Friday March 22, 2019

Novel Experimental Vaccine Offering Hope Against Malaria

A year later, the vaccinated non-human primates still had immunity against malaria, while eight control animals that were not vaccinated did not

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Malaria, Vaccines
This new type of bed net can help prevent malaria: Lancet. (VOA)

An experimental new malaria vaccine is offering potentially long-lasting immunity against the persistent parasite that sickens hundreds of millions of people each year, a study suggests.

Most vaccines are designed to encourage the human body to respond to invading, disease-causing pathogens by creating antibodies that disable those pathogens.

However, the new vaccine takes a different approach by using a weakened form of a common herpes virus – cytomegalovirus, or CMV – that infects most people without causing the disease.

This new vaccine reduced the malaria-causing parasite’s release from the liver and into the blood of infected rhesus macaques by 75 to 80 per cent, reported the paper published in the journal PLOS ONE.

“The problem with most vaccines is that their effectiveness is often short-lived,” said lead author Klaus Fruh, professor at the Oregon Health and Science University in the US.

More people die of malaria than anything else in the world.
More people die of malaria than anything else in the world.

“Our cytomegalovirus-based vaccine platform can create and keep immunity for life. With further research and development, it could offer a lifetime of protection against malaria,” Fruh added.

Malaria is a serious and sometimes fatal disease caused by Plasmodium parasites, which are spread to humans through mosquito bites.

It can cause high fevers, shaking chills, flu-like illness and, in the worst cases, death.

Worldwide, 216 million people were infected with malaria in 2016, leading to 445,000 deaths.

Fruh and his team weaved tiny bits of their target pathogen into CMV, which is already being used in vaccines being developed to battle HIV and tuberculosis.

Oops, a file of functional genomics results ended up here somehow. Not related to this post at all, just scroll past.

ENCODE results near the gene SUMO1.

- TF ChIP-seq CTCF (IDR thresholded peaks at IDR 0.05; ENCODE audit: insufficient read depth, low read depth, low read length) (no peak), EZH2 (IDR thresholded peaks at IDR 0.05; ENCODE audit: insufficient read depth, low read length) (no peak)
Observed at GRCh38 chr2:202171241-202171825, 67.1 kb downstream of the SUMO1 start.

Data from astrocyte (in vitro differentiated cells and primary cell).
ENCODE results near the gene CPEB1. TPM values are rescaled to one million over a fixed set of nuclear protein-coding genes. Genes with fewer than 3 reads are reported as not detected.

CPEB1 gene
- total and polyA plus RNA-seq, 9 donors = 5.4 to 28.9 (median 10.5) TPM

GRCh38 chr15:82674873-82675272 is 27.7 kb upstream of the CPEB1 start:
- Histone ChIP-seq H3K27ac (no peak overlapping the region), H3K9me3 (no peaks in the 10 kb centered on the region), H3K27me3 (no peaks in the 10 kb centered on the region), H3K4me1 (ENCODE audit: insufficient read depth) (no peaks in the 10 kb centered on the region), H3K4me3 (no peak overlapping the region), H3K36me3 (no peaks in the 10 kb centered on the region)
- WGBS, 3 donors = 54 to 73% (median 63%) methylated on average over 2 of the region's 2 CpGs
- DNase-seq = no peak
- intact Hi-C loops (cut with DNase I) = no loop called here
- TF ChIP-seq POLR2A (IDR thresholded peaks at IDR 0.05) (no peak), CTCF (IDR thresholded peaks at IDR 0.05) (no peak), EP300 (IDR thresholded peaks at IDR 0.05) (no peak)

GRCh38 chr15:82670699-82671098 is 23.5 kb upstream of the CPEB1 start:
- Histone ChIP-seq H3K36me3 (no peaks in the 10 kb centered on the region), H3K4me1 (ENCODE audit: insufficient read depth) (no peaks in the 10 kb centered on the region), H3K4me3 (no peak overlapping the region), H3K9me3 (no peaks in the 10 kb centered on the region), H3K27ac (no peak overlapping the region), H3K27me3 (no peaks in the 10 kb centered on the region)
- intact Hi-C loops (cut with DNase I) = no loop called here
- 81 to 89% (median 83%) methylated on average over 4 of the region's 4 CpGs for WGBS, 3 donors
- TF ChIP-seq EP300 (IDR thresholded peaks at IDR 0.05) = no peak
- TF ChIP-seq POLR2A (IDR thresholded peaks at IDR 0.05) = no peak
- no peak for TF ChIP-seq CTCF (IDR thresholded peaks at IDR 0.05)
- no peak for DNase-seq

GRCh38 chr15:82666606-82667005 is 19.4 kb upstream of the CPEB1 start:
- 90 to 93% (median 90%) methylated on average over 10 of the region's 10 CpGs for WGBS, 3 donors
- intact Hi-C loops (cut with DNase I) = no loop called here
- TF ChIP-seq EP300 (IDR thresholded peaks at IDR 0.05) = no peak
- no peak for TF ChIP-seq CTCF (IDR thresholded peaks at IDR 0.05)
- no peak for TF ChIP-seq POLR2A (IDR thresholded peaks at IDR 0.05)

Those who receive the resulting, re-engineered CMV vaccine produce memory T-cells that can search for and destroy pathogen-infected cells.

A health service worker takes a blood sample for a malaria test in Dajabon, Dominican Republic, on the border with Haiti, Oct. 6, 2009. A test that doesn't require a needle or blood has won the Africa Prize for Engineering Innovation
A health service worker takes a blood sample for a malaria test in Dajabon, Dominican Republic, on the border with Haiti, Oct. 6, 2009. A test that doesn’t require a needle or blood has won the Africa Prize for Engineering Innovation, VOA

The team developed two different versions of their CMV-based malaria vaccine while using four different proteins made by the Plasmodium parasite.

The resulting vaccines delayed the parasite’s appearance in the blood of 16 infected and vaccinated rhesus macaques by eliminating between 75 and 80 per cent of parasites from the liver.

Also Read- Deficiency of Zinc May up Hypertension

A year later, the vaccinated non-human primates still had immunity against malaria, while eight control animals that were not vaccinated did not.

The CMV vaccine platform has been licensed by San Francisco-based Vir Biotechnology, which plans to lead a human clinical trial for a CMV-based HIV vaccine in 2019.  (IANS)

Next Story

Instagram, Facebook to Remove Vaccine Misinformation Content: Report

Since both the social networking platforms are heavily used by advertisers, ads found to include fake news on vaccinations would be rejected outright

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Instagram
Instagram app logo is displayed on a mobile screen in Los Angeles. VOA

As part of their effort to reduce the spread of “vaccine hoaxes” on its platform, Facebook and its photo-messaging app Instagram will no longer allow advertisements that include misinformation about vaccines.

The company has decided to take action against accounts which are promoting vaccine hoaxes that have been publicly identified by the World Health Organisation and Centres for Disease Control and Prevention, US.

“We want to give people more accurate information from expert organisations about vaccines at the top of results for related searches, on Pages discussing the topic, and on invitations to join groups about the topic,” Monika Bickert, Vice President, Global Policy Management, Facebook wrote in a blog-post on Thursday.

As part of the initiative, the Facebook Pages that spread misinformation about vaccinations in News Feed and Search would not be included in recommendations or predictions.

facebook
Facebook: The platform allows for different types of content, which makes it ideal for diverse, interactive and entertaining content.

On Instagram, recommended content on vaccinations that could contain wrong information would not show up in the Explore tab and hashtag pages.

Since both the social networking platforms are heavily used by advertisers, ads found to include fake news on vaccinations would be rejected outright.

Also Read- Google Rolls out ‘Continued Conversations’ Feature on its Google Assistant

“For ad accounts that continue to violate our policies, we may take further action, such as disabling the ad account,” Bickert said.

“We are exploring ways to share educational information about vaccines when people come across misinformation on this topic,” she added. (IANS)